Halls of the Arcanum
Halls of the Arcanum depicts the workings of the Arcanum, a scholarly organization in the World of Darkness that seeks to uncover what is hidden. Halls offers a different take on The World of Darkness more as a place of danger and of things not illuminated rather than simply a gritty world of despair with the odds against you. The odds are against the Arcanum as they have no supernatural resources and the agents they’re working against are quite cunning but they have patience and scholarship which is often in short supply in the dire circumstances of some builds of the World of Darkness.
The book has that aged much more gracefully than at first I had figured. With the exception of the progress of computers, much of the book holds. The NPCs and templates could be used with little difficulty and the maps and schematics are still useful as are the lists. This book is largely about Sleepers and their attempts to unravel the World of Darkness but with varying degrees of success. Chapter houses are spread across the globe offering a lot of ability integrate local lore as well as lodges which are kind of frontline assemblages to research odd happenings. The book goes into these topics in some detail and does a good job of reminding the reader of how big the World of Darkness can be. Rather than just referring to Shangri-La, the book references a half dozen hidden cities. Instead of listing just a yeti as a cryptid, it again lists a dozen. Instead of just listing the five main lines in WoD, the book lists fourteen types of odd occurrences. While this book is geared towards mortals, there’s nothing preventing mages from investigating the same things.
The book also outlined internal politics within the organization and did so in vague terms at first and then in detail in the Storyteller Chapter. Rather than just saying “this is what’s going on” the book provides four options of what’s going on. It’s quite pleasing to have thoroughness plus ambiguity within a tome.
The only two sections that I felt ran flat were in regards to numena where I figured they would be all up in testing and developing that kind of power. Also, the question of accumulating information and where it goes brought up questions. It’s suggested that the group sometimes makes discoveries. Besides its in-house journal, when will this information be shared if ever?
Ascension's Right Hand
Ascension’s Right Hand is a frustrating book that I will describe with this analogy: You want eight plates for a dinnerware set and you find a set that’s very well priced and there are ten plates but two of them are chipped. You realize you’re getting a really good deal but you’re annoyed at the chipped plates. Couldn’t they just fix them?
Chipped plates is an accurate summary of Ascension’s Right Hand. Much of the book is repetitive and uninspired such as the section on factions and their custos. I almost never skim books when I’m reviewing except for maybe long lists of skills but the listing of the kind of acolytes and consors for each tradition and faction was uninspired at best and played to stereotype at worse. Each Tradition book gives this information and often in more detail than was presented here.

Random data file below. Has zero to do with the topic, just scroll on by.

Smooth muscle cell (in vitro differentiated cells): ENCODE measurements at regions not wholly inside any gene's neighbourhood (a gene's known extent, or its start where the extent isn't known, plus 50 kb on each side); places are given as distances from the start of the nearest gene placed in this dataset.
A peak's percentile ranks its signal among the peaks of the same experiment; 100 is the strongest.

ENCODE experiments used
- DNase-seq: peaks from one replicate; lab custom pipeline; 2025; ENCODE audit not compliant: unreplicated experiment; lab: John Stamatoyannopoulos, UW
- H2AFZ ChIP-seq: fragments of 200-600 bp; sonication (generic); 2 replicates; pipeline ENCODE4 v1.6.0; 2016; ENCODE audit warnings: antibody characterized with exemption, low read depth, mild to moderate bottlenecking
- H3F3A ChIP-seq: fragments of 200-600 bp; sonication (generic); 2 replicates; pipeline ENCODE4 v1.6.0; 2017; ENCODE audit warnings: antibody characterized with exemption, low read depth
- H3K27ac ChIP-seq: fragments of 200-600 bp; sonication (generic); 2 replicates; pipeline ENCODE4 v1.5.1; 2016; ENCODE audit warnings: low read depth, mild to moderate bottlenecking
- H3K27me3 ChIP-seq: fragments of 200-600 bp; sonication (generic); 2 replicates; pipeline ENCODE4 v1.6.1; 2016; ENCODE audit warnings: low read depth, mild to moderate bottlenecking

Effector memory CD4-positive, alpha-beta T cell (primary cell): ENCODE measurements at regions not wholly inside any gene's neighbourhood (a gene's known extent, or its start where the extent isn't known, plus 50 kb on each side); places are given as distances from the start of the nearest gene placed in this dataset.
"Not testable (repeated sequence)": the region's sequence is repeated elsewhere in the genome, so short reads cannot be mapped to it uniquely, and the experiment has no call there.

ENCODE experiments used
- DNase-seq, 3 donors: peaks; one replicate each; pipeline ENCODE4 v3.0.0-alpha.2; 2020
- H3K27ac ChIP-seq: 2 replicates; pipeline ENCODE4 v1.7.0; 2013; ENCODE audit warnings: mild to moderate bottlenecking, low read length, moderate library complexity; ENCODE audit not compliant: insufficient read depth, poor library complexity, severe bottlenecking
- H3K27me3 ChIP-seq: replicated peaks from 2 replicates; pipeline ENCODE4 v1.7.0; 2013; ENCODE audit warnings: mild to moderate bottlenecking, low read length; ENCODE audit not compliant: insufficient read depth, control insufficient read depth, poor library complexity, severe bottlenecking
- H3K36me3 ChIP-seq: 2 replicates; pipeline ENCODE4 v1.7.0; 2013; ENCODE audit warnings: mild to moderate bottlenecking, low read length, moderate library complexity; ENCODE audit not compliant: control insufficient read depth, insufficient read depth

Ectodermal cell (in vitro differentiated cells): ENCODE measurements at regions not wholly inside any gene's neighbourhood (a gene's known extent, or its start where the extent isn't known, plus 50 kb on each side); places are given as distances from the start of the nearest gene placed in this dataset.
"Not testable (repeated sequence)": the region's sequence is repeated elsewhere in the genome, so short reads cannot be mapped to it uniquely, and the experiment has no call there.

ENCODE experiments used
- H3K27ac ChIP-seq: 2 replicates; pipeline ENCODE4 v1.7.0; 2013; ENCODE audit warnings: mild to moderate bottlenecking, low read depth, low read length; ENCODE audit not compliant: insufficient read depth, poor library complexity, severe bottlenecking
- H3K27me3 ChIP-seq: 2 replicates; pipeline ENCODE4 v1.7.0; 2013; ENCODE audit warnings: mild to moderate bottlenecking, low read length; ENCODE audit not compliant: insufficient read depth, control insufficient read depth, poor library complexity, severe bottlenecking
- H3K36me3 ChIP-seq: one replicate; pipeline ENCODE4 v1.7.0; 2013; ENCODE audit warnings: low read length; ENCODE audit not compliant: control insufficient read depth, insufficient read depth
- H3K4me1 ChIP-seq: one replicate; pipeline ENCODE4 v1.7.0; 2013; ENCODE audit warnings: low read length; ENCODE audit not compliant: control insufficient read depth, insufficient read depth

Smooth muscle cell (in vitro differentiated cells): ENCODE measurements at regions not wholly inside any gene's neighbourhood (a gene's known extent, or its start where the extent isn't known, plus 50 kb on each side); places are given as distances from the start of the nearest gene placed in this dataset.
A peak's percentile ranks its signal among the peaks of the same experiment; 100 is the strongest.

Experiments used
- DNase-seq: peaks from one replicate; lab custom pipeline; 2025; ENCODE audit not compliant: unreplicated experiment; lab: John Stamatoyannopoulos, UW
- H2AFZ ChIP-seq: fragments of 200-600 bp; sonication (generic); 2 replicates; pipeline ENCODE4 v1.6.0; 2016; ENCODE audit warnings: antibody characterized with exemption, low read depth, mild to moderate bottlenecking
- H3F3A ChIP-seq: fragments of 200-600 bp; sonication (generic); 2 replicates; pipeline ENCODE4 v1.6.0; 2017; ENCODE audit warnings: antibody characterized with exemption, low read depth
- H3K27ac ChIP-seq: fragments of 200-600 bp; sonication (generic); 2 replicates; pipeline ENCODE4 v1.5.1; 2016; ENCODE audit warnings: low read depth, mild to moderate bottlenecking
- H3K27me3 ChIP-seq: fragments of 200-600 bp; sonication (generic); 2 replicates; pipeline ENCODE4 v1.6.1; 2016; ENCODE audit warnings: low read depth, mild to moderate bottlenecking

The systems provided often didn’t make sense. Suddenly linear magic is affected by unbelief when the entire contrivance is that that linear or hedge magic always works without paradox. Here, it’s presented as being toned down but even after this, high level practitioners may have much higher dice pools as unlike true magick being a straight arete roll, hedge magic is attribute + ability as a dice pool plus some sort of willpower cost (sometimes). The way numina/psychic powers/linear magic is presented is at least highly flavorful. The section on Enchanting and Curses had at least a dozen great examples that could help flesh out an appropriate paradigm.
The section on build-a-familiar are similarly flavorful but poorly balanced. For instance, 1 point of paradox nullification chews through a point per month but 6 points chews through a point per day. Flat out spending 15 points makes a character unkillable. The book flatly says new powers can’t be added and that existing ones can only be developed. Eh, if you spend the XP and come up with a narrative reason, I don’t see why a creature couldn’t gain firebreathing for instance. It’s not much stranger than a dragon leveling up their breath weapon.
The world-view presented in the game also doesn’t mesh well with the world as explained so far. The book presents mages as generally being busier and richer than the game expects. I rarely see character sheets with dots of resources but you gotta pay your custos in may cases or they’ll bounce. No system or method is provided to explain why things are this way. Adding in acolytes and consors grows considerably the number of people involved in and possibly aware of the Ascension War in a way I’m not too happy with. While providing an answer to the question “who does the mage’s laundry” we’re also left asking “so what happens when someone blabs” which isn’t much addressed. The fact that the book has fraternal societies for consors is further problematic as it suggests these people know each other and have some sort of network to propagate information which strikes me as a real easy way to blow the lid off of things.
Where the book shines is in providing a large number of characters to work with who are fully fleshed out have a variety of power levels. The book also excels more or less in providing stories that relate to mortals and how they should work. This includes both plots and themes such as mortality and power imbalance. These sections are quite good and were you discard the crap, you’d wind up with something about the size of a 1e tradition book or so.
Should you get it? Eh? Much of the information here has been superceded by Gods and Monsters but the characters in here are good and the book is cheap as part of Mage Chronicles.